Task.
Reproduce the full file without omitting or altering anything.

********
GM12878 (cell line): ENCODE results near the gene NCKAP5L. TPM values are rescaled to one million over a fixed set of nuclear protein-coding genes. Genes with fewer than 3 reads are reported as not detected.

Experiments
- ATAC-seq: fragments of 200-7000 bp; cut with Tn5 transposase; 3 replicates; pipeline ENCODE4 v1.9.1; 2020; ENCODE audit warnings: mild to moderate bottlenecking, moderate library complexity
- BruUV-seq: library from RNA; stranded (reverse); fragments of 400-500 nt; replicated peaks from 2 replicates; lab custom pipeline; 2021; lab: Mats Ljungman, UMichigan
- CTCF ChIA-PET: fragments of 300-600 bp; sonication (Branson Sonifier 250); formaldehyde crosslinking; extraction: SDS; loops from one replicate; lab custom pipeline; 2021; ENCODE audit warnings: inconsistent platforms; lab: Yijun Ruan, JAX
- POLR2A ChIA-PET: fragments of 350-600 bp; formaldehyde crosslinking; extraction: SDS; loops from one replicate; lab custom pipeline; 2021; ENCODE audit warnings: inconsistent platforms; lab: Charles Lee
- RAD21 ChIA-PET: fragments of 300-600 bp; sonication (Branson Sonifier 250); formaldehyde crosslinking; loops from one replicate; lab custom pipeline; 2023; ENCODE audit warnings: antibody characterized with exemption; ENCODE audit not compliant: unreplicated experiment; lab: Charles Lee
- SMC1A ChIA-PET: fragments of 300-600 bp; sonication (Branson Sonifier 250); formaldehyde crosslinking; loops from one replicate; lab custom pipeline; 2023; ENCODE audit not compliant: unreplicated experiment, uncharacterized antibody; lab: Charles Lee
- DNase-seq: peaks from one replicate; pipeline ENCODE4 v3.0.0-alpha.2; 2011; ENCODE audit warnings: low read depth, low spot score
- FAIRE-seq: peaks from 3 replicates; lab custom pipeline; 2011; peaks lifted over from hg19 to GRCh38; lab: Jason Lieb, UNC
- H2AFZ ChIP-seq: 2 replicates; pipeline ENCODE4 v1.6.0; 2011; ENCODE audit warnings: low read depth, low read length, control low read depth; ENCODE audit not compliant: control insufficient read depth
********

GM12878 (cell line): ENCODE results near the gene NCKAP5L. TPM values are rescaled to one million over a fixed set of nuclear protein-coding genes. Genes with fewer than 3 reads are reported as not detected.

Experiments
- ATAC-seq: fragments of 200-7000 bp; cut with Tn5 transposase; 3 replicates; pipeline ENCODE4 v1.9.1; 2020; ENCODE audit warnings: mild to moderate bottlenecking, moderate library complexity
- BruUV-seq: library from RNA; stranded (reverse); fragments of 400-500 nt; replicated peaks from 2 replicates; lab custom pipeline; 2021; lab: Mats Ljungman, UMichigan
- CTCF ChIA-PET: fragments of 300-600 bp; sonication (Branson Sonifier 250); formaldehyde crosslinking; extraction: SDS; loops from one replicate; lab custom pipeline; 2021; ENCODE audit warnings: inconsistent platforms; lab: Yijun Ruan, JAX
- POLR2A ChIA-PET: fragments of 350-600 bp; formaldehyde crosslinking; extraction: SDS; loops from one replicate; lab custom pipeline; 2021; ENCODE audit warnings: inconsistent platforms; lab: Charles Lee
- RAD21 ChIA-PET: fragments of 300-600 bp; sonication (Branson Sonifier 250); formaldehyde crosslinking; loops from one replicate; lab custom pipeline; 2023; ENCODE audit warnings: antibody characterized with exemption; ENCODE audit not compliant: unreplicated experiment; lab: Charles Lee
- SMC1A ChIA-PET: fragments of 300-600 bp; sonication (Branson Sonifier 250); formaldehyde crosslinking; loops from one replicate; lab custom pipeline; 2023; ENCODE audit not compliant: unreplicated experiment, uncharacterized antibody; lab: Charles Lee
- DNase-seq: peaks from one replicate; pipeline ENCODE4 v3.0.0-alpha.2; 2011; ENCODE audit warnings: low read depth, low spot score
- FAIRE-seq: peaks from 3 replicates; lab custom pipeline; 2011; peaks lifted over from hg19 to GRCh38; lab: Jason Lieb, UNC
- H2AFZ ChIP-seq: 2 replicates; pipeline ENCODE4 v1.6.0; 2011; ENCODE audit warnings: low read depth, low read length, control low read depth; ENCODE audit not compliant: control insufficient read depth